Brilliant US Albums which changed the World



From the Sex Pistols to Buena Vista Social Club, there were one hit albums which sometimes went out in a blaze of glory, or cut short by early death, but usually, after a classic debut had been released, nothing better came after. Much commotion was made by Michael Jackson’s Thriller in the United States as well as worldwide, with a whopping 47 million certified copies sold, but we’ve compiled an accurate list of other top albums for you to check out, with help from American audiences. Music isn’t just about albums, and none of the highly influential luminaries were particularly great innovators, but they created a new musical lexicon of the styles, incorporating ideas about counterpoint and form.


1 The Velvet Underground and Nico

Though it sold poorly on its initial release, this first art-rock album included Lou Reed’s lyrics which depicted a Warholian New York where hard drugs and sexual experimentation held sway, in an utterly transfixing manner.



Though definitions of “frontlines” continue to mutate, this album defined the bard-on-the-scene responsibilities as the media-savvy Guthrie initiated the age of songwriter-as-messenger into a punk-folk for the New Deal. A blueprint for modern folk music, it introduced the idea of the songwriter as a personality of his own, in the very literal sense, with storms in plain-sung song.


  1. Alanis Morissette, Jagged Little Pill

Songs from this record captured the post-grunge zeitgeist as she moved to LA to work on Jagged Little Pill, her first internationally released album reaching No.1 in the US and New Zealand. Alanis Morissette is a Canadian-American singer-songwriter who hasn’t released an album since 2012’s Havoc and Bright Lights. Although its follow-up was a perfectly decent record, it hasn’t survived the test of time, but this can’t be said about this album and in 2005, Alanis released an acoustic version marking Jagged Little Pill’s 20th anniversary.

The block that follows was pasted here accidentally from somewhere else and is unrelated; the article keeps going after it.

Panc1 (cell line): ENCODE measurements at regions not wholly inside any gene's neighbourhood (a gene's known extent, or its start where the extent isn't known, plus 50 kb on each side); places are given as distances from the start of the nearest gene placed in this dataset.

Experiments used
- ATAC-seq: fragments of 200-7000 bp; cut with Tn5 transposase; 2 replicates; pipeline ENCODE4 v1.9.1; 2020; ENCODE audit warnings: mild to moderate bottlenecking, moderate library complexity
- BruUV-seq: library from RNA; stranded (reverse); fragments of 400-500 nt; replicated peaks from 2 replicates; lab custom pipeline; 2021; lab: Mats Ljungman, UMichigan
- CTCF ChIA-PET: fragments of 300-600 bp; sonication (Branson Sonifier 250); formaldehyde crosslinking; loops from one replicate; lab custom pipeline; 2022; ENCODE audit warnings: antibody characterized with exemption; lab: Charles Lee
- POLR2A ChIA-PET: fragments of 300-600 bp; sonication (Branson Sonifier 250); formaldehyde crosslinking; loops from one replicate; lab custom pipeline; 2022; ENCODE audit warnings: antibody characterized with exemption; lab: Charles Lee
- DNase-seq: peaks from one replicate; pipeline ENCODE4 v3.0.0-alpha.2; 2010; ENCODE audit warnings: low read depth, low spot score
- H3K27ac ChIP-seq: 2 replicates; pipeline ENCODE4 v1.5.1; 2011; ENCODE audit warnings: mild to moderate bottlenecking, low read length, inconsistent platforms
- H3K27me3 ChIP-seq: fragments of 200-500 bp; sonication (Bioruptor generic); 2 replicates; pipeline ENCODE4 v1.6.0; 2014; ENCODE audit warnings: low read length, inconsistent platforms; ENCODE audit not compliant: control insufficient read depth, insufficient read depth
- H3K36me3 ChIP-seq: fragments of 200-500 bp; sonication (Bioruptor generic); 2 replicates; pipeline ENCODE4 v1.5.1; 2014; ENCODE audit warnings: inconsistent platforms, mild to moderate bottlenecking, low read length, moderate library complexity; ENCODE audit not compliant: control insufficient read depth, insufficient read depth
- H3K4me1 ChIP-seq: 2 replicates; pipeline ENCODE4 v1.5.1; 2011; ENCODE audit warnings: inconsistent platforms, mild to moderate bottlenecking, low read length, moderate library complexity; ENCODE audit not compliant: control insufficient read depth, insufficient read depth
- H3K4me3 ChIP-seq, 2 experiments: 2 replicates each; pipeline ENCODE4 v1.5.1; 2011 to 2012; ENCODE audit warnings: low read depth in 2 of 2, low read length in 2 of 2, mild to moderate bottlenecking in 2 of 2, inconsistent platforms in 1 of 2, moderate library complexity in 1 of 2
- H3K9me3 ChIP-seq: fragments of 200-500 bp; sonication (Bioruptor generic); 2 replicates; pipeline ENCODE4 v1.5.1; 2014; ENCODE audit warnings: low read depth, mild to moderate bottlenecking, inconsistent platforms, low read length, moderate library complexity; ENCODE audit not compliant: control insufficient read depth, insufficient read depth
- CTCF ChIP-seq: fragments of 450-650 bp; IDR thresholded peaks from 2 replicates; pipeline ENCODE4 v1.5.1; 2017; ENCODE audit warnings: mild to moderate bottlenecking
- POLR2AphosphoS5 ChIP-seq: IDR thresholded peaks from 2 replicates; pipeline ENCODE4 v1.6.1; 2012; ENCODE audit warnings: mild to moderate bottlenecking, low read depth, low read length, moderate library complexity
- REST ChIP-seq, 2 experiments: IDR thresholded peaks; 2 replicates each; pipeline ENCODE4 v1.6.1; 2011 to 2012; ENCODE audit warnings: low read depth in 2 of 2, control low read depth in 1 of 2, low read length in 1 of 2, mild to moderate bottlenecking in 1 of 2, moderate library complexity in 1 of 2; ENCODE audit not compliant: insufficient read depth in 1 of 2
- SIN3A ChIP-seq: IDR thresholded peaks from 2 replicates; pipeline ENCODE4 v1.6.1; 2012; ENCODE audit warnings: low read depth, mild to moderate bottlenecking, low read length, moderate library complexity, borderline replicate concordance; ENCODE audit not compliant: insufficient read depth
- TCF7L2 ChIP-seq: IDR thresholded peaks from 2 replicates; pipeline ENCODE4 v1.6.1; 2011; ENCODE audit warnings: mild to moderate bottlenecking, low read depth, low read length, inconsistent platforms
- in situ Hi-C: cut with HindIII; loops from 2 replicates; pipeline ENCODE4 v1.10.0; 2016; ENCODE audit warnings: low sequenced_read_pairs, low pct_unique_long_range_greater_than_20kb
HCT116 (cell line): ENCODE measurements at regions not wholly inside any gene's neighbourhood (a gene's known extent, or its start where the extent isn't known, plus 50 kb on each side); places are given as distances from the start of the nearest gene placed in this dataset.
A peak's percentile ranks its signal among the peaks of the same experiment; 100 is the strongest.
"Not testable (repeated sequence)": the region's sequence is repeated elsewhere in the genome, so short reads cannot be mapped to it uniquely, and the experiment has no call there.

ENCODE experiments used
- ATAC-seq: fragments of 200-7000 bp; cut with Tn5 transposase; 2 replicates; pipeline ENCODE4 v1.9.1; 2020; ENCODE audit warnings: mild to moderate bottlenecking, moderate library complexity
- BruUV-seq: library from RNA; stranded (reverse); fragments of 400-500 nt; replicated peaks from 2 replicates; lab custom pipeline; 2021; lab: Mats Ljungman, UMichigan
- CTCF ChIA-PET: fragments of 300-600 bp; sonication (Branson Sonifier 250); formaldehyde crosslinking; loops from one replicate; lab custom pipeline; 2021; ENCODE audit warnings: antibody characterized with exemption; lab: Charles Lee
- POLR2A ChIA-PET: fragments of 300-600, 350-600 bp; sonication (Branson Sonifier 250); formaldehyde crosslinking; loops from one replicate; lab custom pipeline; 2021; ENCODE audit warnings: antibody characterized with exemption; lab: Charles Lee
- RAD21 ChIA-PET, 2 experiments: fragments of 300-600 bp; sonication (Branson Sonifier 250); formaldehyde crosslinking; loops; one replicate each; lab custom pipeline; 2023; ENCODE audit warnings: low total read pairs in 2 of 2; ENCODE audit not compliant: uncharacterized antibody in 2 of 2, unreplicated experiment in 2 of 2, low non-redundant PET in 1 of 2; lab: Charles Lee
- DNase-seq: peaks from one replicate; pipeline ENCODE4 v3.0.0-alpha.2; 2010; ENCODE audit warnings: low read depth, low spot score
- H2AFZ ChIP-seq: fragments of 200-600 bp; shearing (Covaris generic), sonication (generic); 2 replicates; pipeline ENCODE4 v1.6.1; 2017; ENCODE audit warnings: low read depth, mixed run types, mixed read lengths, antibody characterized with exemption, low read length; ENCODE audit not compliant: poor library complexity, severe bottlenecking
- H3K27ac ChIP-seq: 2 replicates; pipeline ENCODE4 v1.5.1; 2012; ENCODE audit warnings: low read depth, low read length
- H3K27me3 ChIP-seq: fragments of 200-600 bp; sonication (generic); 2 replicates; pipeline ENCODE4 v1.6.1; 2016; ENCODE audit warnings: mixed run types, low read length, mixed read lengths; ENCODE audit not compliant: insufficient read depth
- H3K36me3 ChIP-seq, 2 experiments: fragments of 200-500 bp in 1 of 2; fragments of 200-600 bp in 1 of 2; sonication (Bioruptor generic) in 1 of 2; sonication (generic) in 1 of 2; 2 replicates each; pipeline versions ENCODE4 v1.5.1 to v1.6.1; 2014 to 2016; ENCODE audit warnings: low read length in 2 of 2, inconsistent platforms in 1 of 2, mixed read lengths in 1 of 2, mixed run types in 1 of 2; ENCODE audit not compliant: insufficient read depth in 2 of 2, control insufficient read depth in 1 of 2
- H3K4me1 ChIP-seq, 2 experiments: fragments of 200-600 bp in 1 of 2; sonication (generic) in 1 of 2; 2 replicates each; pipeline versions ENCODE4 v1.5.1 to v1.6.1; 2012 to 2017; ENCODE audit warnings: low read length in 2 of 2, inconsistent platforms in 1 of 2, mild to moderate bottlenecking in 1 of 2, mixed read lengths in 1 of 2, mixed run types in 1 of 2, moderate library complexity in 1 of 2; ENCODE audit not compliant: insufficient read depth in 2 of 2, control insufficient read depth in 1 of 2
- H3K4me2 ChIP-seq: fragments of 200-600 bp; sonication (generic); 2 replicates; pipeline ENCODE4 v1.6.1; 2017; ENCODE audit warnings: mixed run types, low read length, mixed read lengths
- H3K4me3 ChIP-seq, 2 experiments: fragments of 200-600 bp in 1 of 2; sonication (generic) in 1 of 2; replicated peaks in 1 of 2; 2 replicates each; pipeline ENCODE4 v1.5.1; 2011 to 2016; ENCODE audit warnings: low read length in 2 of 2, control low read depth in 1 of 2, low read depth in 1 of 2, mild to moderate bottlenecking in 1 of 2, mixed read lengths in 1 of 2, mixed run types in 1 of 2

1. The Guitar That Changed The World!

This was a Nashville session which might as well have been called “Chet Atkins Picks on Elvis,” and the 1964 session will be of interest to Atkins fans trying to cop Moore’s licks. Scotty Moore deserves this album’s title as its big Gibson electric provided the architecture that allowed Elvis Presley’s raw talent to assume its shape.


  1. The Shape of Jazz To Come

What this album did in fact was a completely different set of musical signposts, both in terms of the stunningly bright melodic patterns and in beautiful compositions as well as improvisatory approach with a rough wail. We don’t know what it was about Ornette, but by the time Atlantic released this, he’d already had albums on Contemporary, although few observers of the day were bothered by the hyperbole.


  1. The Beatles: Sgt. Pepper’s Lonely Hearts Club Band

In a decade defined by sweeping cultural paradigm shifts, The Fab Four’s golden years took place from approximately 1965-1969, as John Lennon, Paul McCartney, George Harrison and Ringo Starr offered a way for the world to understand the radical changing of the guard.

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